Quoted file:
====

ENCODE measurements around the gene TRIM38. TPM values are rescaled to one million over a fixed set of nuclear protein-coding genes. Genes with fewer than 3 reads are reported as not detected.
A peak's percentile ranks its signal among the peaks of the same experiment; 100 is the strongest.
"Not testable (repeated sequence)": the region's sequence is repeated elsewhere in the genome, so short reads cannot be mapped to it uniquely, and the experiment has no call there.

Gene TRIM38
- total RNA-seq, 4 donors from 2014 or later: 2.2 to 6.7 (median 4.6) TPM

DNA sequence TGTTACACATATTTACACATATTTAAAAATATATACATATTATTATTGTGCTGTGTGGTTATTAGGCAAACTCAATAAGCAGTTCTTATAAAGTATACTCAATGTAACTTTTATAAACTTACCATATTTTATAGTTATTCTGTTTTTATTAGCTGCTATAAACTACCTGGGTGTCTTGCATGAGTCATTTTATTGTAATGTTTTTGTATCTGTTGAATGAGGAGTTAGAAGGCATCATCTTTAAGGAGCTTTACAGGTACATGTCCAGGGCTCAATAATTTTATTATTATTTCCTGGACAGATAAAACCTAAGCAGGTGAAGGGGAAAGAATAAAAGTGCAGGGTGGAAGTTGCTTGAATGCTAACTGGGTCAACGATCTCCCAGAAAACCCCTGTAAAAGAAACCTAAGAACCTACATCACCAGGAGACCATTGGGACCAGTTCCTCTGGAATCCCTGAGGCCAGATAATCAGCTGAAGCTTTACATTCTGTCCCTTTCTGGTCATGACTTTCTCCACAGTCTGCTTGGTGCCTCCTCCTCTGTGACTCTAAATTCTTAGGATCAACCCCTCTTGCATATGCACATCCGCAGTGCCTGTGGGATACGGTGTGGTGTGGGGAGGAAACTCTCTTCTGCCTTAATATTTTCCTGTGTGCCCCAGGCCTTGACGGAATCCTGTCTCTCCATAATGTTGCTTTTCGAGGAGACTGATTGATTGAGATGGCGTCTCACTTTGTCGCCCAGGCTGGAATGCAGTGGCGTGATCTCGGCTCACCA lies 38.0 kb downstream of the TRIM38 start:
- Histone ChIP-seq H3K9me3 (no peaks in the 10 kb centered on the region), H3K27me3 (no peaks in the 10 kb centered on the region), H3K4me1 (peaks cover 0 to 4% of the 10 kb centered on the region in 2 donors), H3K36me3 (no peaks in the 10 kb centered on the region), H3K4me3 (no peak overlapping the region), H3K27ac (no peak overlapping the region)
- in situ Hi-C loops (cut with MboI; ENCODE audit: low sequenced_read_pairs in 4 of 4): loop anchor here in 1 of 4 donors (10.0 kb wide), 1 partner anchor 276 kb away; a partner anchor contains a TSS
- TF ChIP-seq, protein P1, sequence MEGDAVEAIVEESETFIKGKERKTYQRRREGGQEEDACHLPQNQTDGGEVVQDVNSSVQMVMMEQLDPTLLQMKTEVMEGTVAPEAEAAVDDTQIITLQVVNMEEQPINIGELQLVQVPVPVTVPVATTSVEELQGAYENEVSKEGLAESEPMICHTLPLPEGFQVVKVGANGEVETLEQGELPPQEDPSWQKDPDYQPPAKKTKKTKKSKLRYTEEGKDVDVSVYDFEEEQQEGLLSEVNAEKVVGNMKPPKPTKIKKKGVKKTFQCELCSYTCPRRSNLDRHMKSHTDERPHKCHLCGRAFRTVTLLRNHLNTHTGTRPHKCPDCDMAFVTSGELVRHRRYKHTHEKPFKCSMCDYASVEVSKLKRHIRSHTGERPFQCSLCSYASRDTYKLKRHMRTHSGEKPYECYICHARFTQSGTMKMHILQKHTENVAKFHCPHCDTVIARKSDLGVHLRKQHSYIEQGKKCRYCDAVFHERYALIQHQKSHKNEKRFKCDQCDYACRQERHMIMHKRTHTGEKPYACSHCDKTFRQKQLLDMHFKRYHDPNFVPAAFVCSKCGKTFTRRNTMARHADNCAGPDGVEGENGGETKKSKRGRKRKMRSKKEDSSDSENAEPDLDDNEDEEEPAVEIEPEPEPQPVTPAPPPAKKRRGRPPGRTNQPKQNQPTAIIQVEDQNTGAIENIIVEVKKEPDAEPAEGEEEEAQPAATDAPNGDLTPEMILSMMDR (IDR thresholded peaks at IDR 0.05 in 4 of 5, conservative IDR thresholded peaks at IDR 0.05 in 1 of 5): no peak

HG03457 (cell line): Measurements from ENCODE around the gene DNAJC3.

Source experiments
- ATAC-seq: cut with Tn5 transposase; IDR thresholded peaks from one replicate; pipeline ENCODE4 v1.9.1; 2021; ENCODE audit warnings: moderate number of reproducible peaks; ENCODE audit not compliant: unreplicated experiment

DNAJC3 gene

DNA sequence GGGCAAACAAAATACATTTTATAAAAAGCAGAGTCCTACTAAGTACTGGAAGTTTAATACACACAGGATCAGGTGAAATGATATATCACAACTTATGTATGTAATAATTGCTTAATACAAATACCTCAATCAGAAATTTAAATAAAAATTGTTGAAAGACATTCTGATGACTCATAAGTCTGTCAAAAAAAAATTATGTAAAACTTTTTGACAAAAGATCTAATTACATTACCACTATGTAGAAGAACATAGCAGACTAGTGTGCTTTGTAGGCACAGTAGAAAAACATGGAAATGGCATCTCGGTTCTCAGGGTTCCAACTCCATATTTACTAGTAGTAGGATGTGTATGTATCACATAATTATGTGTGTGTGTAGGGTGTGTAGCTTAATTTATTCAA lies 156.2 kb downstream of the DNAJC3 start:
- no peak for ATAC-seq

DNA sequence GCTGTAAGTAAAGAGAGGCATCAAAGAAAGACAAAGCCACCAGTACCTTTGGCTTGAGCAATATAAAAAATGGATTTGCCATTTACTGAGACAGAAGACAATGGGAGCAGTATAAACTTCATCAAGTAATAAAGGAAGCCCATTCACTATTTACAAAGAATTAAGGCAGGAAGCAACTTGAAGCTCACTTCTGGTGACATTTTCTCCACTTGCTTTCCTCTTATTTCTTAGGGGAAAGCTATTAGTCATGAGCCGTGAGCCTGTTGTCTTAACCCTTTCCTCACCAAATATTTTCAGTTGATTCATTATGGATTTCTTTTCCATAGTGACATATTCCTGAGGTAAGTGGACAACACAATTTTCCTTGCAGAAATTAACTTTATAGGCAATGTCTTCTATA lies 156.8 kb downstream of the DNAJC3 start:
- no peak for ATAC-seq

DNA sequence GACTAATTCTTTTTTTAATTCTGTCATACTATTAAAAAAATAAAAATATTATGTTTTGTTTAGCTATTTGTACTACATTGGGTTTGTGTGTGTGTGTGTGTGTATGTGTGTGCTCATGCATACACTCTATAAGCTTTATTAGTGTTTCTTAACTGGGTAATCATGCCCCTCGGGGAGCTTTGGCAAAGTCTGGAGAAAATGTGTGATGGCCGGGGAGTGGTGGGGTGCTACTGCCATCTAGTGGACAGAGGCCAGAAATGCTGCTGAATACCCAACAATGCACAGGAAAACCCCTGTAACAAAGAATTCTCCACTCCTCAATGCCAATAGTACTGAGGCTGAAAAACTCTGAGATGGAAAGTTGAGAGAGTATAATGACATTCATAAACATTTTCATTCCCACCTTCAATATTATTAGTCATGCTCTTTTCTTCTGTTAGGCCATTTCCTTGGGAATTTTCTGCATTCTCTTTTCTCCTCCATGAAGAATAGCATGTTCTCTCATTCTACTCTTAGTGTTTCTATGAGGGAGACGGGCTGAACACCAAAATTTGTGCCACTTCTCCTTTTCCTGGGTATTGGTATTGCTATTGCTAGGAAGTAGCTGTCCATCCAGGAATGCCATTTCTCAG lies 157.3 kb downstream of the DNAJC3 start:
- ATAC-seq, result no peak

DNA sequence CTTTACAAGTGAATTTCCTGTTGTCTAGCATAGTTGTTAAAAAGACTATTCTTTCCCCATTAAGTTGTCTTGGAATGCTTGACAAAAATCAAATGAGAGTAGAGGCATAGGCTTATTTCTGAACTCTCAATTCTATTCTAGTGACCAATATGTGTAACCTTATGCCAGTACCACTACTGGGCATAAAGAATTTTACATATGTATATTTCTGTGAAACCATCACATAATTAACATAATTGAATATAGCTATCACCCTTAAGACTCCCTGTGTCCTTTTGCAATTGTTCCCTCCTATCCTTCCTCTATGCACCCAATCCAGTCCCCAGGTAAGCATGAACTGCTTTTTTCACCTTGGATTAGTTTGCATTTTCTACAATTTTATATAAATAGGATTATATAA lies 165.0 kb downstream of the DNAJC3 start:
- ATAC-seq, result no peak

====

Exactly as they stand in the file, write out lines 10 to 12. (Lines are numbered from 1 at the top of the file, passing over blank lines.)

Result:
HG03457 (cell line): Measurements from ENCODE around the gene DNAJC3.

Source experiments
- ATAC-seq: cut with Tn5 transposase; IDR thresholded peaks from one replicate; pipeline ENCODE4 v1.9.1; 2021; ENCODE audit warnings: moderate number of reproducible peaks; ENCODE audit not compliant: unreplicated experiment